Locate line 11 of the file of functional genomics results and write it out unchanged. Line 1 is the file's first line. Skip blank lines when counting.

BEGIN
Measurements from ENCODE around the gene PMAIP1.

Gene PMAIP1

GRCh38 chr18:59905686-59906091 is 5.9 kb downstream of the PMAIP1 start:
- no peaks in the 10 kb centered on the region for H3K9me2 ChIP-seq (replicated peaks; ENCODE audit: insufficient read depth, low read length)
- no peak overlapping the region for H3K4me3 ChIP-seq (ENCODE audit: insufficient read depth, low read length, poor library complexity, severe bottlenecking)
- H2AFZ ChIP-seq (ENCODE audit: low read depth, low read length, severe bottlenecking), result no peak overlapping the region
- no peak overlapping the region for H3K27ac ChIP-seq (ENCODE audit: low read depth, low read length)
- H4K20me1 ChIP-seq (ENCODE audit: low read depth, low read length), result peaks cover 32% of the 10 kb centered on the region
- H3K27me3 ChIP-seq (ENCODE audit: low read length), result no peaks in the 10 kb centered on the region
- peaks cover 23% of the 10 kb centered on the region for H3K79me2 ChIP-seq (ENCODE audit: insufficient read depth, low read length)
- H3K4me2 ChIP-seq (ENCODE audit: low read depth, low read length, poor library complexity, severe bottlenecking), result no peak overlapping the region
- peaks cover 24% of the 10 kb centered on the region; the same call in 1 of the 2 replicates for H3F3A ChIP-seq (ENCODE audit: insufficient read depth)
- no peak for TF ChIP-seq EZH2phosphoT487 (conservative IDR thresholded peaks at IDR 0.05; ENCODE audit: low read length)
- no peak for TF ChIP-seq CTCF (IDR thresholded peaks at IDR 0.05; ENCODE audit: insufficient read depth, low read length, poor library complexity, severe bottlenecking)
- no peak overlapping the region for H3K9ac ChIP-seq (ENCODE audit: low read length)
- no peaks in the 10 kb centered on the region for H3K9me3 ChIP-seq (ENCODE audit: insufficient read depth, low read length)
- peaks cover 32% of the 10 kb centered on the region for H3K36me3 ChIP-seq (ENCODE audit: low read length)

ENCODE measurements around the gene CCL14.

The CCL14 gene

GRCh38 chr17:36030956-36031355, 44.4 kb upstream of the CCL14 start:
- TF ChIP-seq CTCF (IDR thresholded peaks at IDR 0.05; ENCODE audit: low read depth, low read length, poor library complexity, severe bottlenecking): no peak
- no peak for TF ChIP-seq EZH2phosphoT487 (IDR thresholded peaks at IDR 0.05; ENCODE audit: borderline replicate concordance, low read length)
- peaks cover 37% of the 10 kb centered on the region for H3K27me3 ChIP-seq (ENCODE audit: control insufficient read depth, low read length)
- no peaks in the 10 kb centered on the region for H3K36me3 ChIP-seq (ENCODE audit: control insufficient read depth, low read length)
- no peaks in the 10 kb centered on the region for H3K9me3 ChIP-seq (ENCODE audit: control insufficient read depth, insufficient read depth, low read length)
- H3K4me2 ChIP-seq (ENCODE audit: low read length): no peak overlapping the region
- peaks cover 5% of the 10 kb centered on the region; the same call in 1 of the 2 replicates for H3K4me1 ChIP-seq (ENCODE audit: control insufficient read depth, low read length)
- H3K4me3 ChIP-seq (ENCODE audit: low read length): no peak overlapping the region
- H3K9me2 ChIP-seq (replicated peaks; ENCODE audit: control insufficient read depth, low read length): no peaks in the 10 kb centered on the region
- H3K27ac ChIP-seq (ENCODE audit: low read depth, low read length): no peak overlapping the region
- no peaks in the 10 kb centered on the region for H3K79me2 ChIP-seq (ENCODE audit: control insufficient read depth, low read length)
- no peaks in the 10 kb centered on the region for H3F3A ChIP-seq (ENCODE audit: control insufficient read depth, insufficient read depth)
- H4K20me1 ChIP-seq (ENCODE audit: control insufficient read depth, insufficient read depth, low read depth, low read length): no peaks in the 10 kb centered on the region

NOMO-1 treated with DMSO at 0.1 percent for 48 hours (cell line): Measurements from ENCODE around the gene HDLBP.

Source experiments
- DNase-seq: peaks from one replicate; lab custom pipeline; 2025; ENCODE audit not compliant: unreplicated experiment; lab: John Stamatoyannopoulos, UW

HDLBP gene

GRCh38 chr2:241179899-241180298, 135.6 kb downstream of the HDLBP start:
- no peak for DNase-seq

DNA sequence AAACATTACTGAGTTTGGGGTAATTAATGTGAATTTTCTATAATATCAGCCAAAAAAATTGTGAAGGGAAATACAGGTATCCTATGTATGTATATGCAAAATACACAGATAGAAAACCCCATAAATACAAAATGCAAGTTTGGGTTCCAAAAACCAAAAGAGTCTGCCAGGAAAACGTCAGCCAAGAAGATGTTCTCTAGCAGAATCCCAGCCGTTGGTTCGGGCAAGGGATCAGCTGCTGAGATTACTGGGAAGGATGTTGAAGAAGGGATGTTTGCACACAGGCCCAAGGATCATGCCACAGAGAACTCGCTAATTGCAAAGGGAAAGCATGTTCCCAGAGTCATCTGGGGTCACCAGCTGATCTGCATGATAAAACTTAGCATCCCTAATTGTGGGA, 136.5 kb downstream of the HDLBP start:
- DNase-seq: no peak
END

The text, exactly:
- H3K4me2 ChIP-seq (ENCODE audit: low read depth, low read length, poor library complexity, severe bottlenecking), result no peak overlapping the region